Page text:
Related to that, one thing that never occurred to me until reading a recent post on here was that since gains are taxed, even "inflation-protected" assets lose to inflation after taxes in taxable accounts. It should be obvious, but it's not something anyone really thought or talked about after decades of low inflation. I used to not be super concerned about inflation because retirement calculators always just assumed nominal return - inflation = real return, but in many cases, that's not actually true. It kind of changes the whole calculus for investing over long time horizons, especially for things like FIRE, because even if you assume historically good real returns, if the time horizon sees high inflation, a bigger chunk of those real returns could be taxable.
Aren't tax brackets and most other elements of the tax code annually adjusted for inflation, so if your nominal returns increase but your real returns stay the same, in terms of real dollars the taxes are static? Is the concern that the adjustments don't accurately track true inflation, or is there some element that I'm overlooking?
I think there are two things at work here.

Let's say inflation is 2%, your overall incremental tax rate is 30% and you have an investment that matches inflation. The tax hit means you're falling 0.6%/yr behind in purchasing power. This number is small enough that most/all people ignore it as lost in the noise. Now increase inflation to 10% with an investment that matches that inflation. At the same tax rate you're now falling behind 3%/yr which is a bigger impact than if you just held cash and inflation was 2%.

The second issue is that while most tax items are indexed for inflation there are a couple of notable exceptions. The most significant are the thresholds for taxing social security. Even at 2% inflation, more and more people get dragged into this as a totally new incremental tax each year. In 1984, only 8% of recipients paid taxes on their SS income. Now it's almost 50% and that number will grow far faster at the current inflation rates. The other issues is similar but effects fewer people. The thresholds for the Net Investment Income Tax (the 3.8% surcharge to help pay for Obamacare) are also not indexed for inflation so more people are also dragged into that faster with higher inflation.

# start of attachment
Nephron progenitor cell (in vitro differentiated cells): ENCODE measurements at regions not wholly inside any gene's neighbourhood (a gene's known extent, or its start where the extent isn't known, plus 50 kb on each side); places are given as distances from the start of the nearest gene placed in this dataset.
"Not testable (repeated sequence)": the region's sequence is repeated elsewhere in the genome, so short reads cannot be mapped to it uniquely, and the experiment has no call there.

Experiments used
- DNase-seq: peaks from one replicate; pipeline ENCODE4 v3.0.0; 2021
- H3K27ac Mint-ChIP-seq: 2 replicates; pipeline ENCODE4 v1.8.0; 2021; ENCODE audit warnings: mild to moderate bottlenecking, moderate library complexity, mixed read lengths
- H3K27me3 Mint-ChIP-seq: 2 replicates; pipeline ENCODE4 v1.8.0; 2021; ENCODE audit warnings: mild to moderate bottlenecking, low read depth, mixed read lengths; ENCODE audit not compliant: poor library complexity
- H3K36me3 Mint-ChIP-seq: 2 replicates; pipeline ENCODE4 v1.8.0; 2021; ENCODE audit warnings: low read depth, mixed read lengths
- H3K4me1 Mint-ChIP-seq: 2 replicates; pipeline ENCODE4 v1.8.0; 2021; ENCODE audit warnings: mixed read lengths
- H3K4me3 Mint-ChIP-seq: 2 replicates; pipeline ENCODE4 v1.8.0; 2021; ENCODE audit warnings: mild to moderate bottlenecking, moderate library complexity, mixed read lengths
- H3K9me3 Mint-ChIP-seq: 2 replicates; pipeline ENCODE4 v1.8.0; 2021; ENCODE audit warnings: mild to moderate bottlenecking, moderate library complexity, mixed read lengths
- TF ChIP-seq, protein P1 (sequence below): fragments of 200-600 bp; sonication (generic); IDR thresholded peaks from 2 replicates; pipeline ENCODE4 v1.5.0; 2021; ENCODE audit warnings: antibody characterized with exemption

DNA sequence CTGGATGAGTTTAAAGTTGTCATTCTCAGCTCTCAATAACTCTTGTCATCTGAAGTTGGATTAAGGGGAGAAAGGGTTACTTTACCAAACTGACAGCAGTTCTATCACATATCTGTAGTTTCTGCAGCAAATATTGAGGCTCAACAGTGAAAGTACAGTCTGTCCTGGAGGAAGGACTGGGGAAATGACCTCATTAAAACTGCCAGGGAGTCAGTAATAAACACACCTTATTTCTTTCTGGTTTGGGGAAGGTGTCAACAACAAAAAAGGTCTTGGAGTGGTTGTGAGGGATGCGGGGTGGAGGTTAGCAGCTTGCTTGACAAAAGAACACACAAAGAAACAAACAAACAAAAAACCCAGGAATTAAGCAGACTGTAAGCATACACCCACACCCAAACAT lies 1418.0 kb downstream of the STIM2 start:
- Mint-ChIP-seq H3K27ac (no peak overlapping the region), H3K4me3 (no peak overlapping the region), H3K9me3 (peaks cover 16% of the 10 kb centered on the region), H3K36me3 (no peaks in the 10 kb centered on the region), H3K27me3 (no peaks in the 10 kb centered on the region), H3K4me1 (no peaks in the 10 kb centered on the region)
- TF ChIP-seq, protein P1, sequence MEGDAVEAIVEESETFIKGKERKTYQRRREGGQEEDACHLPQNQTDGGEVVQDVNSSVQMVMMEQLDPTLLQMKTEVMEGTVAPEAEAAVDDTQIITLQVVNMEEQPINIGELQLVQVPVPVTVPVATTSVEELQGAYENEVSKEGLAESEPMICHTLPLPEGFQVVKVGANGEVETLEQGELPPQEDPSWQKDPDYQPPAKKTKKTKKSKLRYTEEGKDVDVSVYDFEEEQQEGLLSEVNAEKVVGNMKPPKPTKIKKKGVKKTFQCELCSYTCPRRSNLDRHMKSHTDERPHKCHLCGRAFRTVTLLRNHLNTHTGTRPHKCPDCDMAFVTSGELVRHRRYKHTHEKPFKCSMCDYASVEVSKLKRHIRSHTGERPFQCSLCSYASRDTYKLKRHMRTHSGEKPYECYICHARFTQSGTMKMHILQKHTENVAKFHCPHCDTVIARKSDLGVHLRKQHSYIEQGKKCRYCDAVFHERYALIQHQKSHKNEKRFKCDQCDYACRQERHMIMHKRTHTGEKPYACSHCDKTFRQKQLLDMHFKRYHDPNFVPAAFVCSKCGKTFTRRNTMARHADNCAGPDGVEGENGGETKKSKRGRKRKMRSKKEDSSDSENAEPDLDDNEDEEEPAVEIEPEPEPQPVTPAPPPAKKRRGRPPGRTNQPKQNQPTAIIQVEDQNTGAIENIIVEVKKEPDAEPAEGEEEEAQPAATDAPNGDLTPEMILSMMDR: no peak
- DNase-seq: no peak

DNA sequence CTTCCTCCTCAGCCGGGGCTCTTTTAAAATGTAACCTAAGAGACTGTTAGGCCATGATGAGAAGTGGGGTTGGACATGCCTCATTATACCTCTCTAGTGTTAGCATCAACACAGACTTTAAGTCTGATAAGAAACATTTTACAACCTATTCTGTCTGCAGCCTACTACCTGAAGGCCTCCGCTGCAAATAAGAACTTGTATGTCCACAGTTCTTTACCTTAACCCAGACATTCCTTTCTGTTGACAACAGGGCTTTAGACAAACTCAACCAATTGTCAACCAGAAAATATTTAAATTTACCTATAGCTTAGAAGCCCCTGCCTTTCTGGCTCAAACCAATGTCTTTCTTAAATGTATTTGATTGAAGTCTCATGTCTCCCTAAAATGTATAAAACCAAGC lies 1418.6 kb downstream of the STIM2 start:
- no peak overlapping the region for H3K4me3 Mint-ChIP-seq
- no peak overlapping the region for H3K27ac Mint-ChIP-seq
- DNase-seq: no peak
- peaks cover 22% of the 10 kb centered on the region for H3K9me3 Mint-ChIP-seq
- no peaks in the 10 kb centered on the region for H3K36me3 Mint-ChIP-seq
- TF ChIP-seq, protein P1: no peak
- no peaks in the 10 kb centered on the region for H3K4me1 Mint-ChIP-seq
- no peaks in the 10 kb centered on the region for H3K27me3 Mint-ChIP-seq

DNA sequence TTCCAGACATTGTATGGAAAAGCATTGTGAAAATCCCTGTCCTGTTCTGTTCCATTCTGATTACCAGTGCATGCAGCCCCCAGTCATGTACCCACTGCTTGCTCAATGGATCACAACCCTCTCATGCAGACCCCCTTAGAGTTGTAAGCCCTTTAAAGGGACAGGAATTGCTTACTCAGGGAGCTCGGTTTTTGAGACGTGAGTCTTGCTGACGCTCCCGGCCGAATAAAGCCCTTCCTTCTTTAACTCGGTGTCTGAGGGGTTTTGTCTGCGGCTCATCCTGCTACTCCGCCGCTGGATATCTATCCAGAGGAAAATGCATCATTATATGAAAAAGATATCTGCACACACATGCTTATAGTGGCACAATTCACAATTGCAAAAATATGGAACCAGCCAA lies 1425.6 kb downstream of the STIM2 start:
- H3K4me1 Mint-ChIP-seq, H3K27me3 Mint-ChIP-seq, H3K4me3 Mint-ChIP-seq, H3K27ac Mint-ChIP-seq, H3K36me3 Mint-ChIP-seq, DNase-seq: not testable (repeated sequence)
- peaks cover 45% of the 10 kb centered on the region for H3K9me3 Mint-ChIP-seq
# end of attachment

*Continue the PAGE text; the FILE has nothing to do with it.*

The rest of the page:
"The greatest enemy of a good plan is the dream of a perfect plan" - Carl Von Clausewitz
KneeReplacementTutor
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Re: Lessons from this crash

Post by KneeReplacementTutor »

H-Town wrote: Fri May 13, 2022 10:08 am
firebirdparts wrote: Fri May 13, 2022 9:25 am
H-Town wrote: Fri May 13, 2022 9:05 am
KneeReplacementTutor wrote: Fri May 13, 2022 8:55 am
jay22 wrote: Thu May 12, 2022 12:02 pm What are the lessons that BHs have learned from this crash?
I think the markets are demonstrating why an individual investor continues to need an asset allocation they can stick to regardless of current market conditions.
And how do you know what asset allocation you can stick with?

A) Use time machine to go to the future and know that 69/31 allocation is the “winning” ratio

B) Follow an arbitrary ratio 60/40 as it is often referred to in books and online discussion. But then your stomach still turns when you see you’re losing money every day. You hang on because others said 60/40 is good.

C) It doesn’t matter what asset allocation you have. You invest in stocks when your time horizon is greater than 10-15 years. You invest in bonds when bond duration meets your target time horizon. You invest in T-Bills and HYSA for any immediate needs less than a couple of years.

Which one make more sense?
Well, the standard answer is "your personal risk tolerance" and I guess we presume this is knowable. What "makes more sense" might be 100% equities all the time. The important thing is to just understand that it was never totally about just sense, and it's really not about results. Once in a while somebody will preface a really dumb decision by saying "of course, what really matters is the results (and so therefore 200% TQQQ is the correct answer, or whatever, blah blah blah, TSLA calls, ARKK, whatever it is)".

And as you can see by the millions of words in this forum, it doesn't really matter what any one person thinks about "all these people dumber than me". You may not see:
1: Here is this behavior Trap
2: Here maybe is a way you can avoid this behavior trap

If you don't pick up on that connection then it might all sound like jibber jabber. "Stay the Course" is a way of avoiding a certain potential event. If you imagine the event is unimportant, then you'd conclude Bogle didn't know what he was talking about.
I agree on all points. There are so much nuance behind the advice: "pick an asset allocation that you can tolerate". New investors may not know where to start. Experience investors who have gone through market ups and downs will have a sense of what works for them. That's why I picked on the advice.